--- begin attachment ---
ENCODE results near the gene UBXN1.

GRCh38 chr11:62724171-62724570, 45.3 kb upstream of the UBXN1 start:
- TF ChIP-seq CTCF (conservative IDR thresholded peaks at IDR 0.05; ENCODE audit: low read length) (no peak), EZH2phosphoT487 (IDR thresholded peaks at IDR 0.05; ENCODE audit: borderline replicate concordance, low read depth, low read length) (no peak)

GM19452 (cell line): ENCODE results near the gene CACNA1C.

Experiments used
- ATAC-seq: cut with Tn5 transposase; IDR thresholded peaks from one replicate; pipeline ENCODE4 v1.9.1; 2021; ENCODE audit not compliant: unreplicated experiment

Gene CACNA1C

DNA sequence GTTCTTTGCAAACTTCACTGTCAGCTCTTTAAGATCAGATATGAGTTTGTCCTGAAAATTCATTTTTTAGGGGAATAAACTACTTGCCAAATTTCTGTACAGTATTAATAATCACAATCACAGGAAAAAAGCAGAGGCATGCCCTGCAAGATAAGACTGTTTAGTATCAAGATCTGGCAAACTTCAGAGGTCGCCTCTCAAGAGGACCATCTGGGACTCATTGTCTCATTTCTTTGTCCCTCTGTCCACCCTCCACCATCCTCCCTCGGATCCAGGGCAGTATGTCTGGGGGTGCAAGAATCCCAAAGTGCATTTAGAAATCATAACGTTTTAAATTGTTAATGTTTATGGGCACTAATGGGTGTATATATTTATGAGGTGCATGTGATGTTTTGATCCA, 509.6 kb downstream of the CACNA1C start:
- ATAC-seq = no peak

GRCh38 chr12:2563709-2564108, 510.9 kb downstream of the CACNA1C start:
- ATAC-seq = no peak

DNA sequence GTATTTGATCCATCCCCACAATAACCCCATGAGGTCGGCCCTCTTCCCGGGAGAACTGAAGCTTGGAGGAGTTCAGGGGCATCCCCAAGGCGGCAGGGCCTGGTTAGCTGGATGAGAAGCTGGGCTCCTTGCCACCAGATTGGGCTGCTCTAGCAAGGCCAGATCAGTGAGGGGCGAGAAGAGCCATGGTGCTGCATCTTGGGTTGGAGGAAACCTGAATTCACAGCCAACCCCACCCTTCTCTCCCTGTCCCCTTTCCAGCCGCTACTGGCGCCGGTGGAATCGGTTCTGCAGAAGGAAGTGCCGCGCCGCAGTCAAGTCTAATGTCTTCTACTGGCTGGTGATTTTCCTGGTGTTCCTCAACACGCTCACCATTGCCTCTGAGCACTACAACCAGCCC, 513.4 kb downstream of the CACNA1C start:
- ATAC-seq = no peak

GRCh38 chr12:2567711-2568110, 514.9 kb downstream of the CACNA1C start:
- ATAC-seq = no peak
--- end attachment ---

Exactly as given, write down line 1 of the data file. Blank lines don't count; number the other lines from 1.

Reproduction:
ENCODE results near the gene UBXN1.